And purchased online, of course.

Tucked into a classroom with staffs drawn on the white board were guitarists Scott Burton and Matt White with another musician between them turning knobs and adjusting the effects of their playing to an ambient guitar wall of sound.

Alistair Calhoun took home the prize for smallest guitar, using reverb effects and finger picking to entice me to linger and listen.

DJ Carlito spun world music heavy on the middle east and even getting people to start dancing in the hallway. Pianist David Eslek was playing Lennon's "Imagine."

Downstairs we found the Josh Bearman group, a lot of whom seemed to be the Hot Seats, playing their spot-on old time and bluegrass music.

The gamelan orchestra had a Balinese shadow puppet play on film playing over their instruments, an ideal accompaniment to the lyrical music.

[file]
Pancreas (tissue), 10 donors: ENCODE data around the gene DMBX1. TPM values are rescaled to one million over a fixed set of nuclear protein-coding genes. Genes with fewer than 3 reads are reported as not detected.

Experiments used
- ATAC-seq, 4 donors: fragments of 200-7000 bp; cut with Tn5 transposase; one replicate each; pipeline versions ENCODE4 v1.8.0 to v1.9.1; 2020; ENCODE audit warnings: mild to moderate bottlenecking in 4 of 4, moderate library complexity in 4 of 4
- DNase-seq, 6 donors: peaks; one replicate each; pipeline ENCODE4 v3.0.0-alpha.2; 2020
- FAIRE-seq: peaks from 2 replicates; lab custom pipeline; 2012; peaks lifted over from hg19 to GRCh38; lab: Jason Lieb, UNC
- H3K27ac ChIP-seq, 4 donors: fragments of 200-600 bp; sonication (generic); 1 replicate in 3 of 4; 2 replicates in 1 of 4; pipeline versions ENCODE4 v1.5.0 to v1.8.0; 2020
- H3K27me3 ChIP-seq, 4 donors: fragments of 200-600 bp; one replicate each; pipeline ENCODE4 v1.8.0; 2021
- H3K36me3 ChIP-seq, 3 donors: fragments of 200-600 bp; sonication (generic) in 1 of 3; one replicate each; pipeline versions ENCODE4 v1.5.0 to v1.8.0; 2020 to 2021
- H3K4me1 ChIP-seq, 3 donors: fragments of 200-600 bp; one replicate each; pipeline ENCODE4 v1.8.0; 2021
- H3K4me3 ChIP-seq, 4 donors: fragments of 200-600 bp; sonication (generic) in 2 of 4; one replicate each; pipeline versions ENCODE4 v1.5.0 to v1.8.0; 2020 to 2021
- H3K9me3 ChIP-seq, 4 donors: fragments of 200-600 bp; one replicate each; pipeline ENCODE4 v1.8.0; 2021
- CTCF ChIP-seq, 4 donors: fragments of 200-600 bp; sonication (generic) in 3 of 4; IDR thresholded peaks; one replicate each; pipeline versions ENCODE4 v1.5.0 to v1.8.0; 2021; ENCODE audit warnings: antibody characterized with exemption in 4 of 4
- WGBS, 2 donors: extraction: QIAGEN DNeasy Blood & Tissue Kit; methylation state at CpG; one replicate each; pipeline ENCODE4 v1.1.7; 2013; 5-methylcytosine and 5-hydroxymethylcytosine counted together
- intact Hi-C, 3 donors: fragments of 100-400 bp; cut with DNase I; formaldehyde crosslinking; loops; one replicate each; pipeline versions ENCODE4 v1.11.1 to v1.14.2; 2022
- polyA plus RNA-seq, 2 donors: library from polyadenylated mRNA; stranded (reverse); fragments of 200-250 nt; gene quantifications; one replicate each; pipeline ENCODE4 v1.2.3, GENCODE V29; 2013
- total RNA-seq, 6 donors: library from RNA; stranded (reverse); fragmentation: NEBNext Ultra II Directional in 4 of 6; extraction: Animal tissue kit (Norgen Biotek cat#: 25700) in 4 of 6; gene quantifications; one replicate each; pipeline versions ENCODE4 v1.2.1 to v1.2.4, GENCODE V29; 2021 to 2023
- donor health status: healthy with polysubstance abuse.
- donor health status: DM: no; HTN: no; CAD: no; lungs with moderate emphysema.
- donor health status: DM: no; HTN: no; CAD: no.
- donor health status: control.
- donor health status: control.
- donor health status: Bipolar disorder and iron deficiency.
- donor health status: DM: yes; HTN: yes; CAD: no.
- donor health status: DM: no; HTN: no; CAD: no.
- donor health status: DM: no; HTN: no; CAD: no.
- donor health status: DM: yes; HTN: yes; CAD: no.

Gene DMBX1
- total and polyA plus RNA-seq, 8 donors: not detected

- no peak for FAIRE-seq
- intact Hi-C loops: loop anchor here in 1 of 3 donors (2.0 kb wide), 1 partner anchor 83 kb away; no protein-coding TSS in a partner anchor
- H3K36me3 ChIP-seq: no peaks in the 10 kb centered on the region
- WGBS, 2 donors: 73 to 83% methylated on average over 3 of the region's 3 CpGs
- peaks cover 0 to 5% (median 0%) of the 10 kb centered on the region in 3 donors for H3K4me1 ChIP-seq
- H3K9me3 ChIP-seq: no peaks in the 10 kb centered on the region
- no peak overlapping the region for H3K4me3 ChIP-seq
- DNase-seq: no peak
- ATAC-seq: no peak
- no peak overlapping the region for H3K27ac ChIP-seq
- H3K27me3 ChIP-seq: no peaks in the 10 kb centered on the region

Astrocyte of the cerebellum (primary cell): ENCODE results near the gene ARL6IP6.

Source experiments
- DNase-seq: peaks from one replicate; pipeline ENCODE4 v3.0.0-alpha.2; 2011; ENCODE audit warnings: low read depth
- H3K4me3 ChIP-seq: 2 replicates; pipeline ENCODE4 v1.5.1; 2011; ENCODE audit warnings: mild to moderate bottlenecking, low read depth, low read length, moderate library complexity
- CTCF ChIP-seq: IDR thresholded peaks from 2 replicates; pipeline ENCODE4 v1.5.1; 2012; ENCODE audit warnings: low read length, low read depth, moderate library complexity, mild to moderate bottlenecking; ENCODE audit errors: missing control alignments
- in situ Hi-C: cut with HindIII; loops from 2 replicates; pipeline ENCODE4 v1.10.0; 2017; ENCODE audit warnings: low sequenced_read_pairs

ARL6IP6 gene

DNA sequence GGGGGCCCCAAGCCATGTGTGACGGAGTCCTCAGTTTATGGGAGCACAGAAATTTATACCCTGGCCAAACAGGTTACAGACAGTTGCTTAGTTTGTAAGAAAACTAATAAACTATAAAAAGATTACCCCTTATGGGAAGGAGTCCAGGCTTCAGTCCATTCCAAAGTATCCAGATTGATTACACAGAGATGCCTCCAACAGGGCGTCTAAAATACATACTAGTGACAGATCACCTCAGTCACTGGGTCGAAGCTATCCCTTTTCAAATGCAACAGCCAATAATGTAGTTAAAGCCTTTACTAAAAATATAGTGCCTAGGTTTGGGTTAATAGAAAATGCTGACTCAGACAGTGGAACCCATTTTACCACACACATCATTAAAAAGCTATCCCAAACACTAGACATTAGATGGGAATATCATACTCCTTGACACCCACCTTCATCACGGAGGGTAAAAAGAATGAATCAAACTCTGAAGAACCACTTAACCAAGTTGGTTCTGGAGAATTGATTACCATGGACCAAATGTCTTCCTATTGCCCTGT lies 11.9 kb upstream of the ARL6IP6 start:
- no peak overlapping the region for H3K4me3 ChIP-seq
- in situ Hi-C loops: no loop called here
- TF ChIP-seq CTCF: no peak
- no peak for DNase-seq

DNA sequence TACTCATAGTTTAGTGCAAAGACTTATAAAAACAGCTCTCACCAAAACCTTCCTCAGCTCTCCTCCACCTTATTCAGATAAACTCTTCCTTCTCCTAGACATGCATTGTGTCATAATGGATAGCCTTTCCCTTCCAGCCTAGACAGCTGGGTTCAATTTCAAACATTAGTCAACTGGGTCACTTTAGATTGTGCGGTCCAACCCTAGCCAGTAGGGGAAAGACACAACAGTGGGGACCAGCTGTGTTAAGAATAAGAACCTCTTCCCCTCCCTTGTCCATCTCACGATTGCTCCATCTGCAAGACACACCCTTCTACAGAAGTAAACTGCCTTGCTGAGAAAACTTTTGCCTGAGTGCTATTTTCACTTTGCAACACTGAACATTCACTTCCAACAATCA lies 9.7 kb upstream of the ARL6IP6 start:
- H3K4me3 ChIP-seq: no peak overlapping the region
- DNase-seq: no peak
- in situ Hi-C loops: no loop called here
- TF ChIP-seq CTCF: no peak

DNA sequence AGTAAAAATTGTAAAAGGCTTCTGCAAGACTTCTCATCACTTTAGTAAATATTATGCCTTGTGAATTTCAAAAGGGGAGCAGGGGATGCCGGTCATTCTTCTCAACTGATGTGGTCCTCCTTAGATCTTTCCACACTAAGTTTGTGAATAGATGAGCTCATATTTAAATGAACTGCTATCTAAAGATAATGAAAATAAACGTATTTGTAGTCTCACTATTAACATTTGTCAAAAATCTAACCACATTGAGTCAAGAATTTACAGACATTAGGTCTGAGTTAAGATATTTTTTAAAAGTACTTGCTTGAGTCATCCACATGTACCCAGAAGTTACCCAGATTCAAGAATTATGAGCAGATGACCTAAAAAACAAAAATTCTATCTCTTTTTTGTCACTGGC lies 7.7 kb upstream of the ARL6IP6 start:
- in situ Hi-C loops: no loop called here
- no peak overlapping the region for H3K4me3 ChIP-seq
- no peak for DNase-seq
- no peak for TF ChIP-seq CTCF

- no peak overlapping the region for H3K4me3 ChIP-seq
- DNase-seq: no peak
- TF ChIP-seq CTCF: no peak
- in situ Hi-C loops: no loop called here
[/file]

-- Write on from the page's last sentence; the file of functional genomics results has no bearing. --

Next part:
Near the door, Dave Watkins grabbed people's attention coming and going with his electric dulcitar and endless looping to create the sound of a quartet or even quintet.

Because he's Dave, he kept playing long after other musicians had stopped (or even left), treating the lingerers to a sonic finale that blew minds. But then, he's Dave Watkins, so he always delivers the grandiose.

Every year I say it because every year it's true.

Richmond is incredibly fortunate that we have a musicircus put on every year, with dozens of musicians both new to their craft and long-standing, playing their hearts out for free for one hour.

I saw so many people I know taking it all in. There were musicians playing and musicians as guests. Students experiencing it for the first time. Even a few little children in headphones.

Heads full and ears happy, the musicircus beats even Barnum & Bailey for sheer delight in the experience. Plus, no animals are harmed in the making of the musicircus.

That's how I'm putting today's truth together, ladies and germs. Make of it what you will.

Should you have any questions, you can find me in New Bohemia...or thereabouts. Possibly with a high fever.